Duterte: West is all 'double talk', I want China and Russia

Jamaine Punzalan, ABS-CBN News

Posted at May 22 2017 09:13 AM

Duterte: West is all 'double talk', I want China and Russia 1
Rodrigo Duterte, Xi Jinping and Vladimir Putin.File/Composite

MANILA - President Rodrigo Duterte on Monday reiterated his commitment to bolstering ties with Russia and China, saying that Western nations are only interested in "double talk."

In an interview with Moscow-based TV network Russia Today, Duterte said that though he has nothing against the US, the Philippines needs a foreign policy that is independent from American interests.

"I have nothing against America, [US President Donald] Trump is my friend. But my foreign policy has shifted. I want to deal with China and Russia. Because in Western world, it’s double talk," he said.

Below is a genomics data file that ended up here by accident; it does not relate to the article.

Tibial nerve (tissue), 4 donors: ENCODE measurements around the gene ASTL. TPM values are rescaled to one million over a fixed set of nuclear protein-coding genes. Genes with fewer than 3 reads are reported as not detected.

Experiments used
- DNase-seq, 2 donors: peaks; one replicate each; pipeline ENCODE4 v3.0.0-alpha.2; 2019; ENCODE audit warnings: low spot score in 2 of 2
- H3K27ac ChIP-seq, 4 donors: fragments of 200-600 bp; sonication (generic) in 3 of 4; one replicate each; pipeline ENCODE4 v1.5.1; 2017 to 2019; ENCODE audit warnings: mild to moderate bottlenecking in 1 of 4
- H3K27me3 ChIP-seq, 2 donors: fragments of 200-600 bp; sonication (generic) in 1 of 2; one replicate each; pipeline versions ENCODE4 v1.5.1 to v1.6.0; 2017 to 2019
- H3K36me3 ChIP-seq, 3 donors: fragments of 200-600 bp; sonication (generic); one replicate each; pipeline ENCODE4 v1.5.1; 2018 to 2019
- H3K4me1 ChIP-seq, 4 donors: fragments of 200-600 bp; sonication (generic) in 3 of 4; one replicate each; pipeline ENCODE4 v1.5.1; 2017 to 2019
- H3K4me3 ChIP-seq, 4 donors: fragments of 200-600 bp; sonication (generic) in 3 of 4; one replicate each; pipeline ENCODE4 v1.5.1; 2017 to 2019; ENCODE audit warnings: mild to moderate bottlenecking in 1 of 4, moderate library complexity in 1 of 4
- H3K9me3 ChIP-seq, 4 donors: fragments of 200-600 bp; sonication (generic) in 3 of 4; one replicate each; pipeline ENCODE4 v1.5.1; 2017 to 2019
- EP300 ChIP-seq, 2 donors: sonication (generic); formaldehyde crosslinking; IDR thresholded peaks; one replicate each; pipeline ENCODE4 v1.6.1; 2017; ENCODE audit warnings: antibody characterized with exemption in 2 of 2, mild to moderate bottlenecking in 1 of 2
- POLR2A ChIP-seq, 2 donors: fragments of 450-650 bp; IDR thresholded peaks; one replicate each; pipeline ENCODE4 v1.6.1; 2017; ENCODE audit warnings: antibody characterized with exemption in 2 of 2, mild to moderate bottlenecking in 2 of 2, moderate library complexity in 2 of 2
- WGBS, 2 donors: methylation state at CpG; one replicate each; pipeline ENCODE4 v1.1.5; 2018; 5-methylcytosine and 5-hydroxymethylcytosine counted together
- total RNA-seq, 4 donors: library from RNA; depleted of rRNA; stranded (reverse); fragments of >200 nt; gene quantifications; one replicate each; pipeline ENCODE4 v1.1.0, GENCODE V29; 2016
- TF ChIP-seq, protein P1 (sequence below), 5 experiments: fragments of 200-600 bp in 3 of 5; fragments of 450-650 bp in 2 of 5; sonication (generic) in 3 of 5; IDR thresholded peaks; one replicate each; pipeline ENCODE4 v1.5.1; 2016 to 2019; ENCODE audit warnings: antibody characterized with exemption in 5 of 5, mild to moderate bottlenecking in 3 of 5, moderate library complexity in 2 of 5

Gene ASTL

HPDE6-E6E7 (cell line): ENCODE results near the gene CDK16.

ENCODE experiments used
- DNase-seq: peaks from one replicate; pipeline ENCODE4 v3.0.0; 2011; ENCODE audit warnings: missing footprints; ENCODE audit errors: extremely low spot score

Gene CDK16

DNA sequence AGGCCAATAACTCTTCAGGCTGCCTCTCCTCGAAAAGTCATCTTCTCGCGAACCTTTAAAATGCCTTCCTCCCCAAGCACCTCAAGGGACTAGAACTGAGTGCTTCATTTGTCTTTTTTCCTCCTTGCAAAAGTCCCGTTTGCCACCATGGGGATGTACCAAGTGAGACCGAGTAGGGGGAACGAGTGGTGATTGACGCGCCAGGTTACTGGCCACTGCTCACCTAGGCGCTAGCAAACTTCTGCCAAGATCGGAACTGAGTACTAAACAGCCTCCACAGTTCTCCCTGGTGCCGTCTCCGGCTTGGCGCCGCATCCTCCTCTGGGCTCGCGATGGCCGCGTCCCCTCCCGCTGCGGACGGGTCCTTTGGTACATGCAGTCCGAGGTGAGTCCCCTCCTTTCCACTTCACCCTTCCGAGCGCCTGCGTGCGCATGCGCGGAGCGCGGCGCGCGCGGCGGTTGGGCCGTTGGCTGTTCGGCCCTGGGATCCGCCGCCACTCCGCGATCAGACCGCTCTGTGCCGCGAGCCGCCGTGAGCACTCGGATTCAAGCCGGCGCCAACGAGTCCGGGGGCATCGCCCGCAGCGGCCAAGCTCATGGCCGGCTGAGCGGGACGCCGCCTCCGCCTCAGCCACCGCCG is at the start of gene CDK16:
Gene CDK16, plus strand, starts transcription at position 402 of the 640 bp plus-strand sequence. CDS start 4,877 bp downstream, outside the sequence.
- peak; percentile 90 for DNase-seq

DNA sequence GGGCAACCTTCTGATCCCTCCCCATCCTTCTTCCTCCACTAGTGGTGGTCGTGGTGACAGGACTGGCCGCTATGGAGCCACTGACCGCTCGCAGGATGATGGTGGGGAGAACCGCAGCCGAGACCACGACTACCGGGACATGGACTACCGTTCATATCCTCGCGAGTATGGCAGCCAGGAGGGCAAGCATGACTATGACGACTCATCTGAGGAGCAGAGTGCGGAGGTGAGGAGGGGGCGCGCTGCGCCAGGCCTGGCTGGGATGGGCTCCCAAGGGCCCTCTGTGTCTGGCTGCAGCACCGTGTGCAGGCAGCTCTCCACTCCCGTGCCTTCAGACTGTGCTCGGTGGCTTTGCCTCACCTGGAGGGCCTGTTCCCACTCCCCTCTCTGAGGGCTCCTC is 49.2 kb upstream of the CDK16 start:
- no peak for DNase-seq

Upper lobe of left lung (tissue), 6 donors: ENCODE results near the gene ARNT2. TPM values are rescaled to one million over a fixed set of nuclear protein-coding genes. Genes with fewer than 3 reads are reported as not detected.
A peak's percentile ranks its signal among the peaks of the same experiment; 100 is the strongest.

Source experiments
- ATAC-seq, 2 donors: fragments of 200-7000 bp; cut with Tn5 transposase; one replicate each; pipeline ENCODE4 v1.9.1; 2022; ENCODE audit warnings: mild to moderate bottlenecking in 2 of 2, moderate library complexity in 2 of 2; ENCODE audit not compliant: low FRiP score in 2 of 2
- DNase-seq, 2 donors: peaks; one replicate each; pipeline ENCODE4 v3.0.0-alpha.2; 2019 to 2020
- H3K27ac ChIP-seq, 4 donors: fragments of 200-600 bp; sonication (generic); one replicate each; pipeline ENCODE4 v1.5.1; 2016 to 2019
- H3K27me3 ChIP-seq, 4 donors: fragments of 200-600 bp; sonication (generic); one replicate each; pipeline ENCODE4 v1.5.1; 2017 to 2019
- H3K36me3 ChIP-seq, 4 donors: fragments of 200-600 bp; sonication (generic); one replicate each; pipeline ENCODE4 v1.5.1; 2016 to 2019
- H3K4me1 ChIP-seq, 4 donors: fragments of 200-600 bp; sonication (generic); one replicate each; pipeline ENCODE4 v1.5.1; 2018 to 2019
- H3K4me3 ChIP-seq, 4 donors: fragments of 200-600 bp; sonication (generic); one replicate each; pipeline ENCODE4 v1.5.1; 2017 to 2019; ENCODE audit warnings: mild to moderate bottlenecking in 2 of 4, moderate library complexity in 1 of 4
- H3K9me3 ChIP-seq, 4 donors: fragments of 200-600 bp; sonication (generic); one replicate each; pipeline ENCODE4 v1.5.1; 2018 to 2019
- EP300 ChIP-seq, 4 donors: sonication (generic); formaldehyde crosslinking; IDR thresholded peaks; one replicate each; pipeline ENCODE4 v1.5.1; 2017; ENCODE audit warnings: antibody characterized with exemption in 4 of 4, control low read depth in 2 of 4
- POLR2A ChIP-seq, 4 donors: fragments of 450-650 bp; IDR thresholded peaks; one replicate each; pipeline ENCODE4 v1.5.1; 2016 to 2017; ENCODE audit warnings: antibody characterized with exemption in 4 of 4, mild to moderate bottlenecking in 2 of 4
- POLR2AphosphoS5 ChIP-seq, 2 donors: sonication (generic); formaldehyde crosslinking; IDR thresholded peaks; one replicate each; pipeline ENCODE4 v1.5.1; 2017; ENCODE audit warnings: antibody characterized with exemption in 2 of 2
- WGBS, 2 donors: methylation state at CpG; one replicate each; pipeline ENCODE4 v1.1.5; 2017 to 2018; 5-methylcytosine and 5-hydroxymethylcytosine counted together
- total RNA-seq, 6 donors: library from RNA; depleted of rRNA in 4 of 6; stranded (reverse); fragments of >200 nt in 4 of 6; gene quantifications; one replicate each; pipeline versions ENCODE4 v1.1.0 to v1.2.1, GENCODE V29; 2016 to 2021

The Philippines, a former US colony, has a military alliance with Washington and has imported majority of its arms from US suppliers for decades.

Duterte however has been a vocal critic of the Western giant after the latter raised concern on the deaths of thousands of drug suspects amid his crackdown on narcotics.

The President has also repeatedly expressed his desire to seek military hardware from China and Russia.

Defense Secretary Delfin Lorenzana last week signed a letter of intent with a Chinese state-owned firm for future purchases.

Duterte is expected to sign a similar agreement with Russia when he visits Moscow and St. Petersburg this week.

"Russia sells weapons, no conditions. With the US it’s a different story. They make conditions. But I’m not gonna stand on bended knees," the President told Russian media ahead of his state visit.

"If my country collapses, who will bring it back? The US? We need weapons," he added.

Earlier this May, 2 American senators filed a bill seeking to restrict the export of arms from the US to Philippine police due to killings being linked to Duterte’s drug war.

The administration has downplayed concerns over deaths in the war on drugs, saying roughly 2,700 -- not 9,000 or more commonly reported -- were slain in presumed legitimate police operations.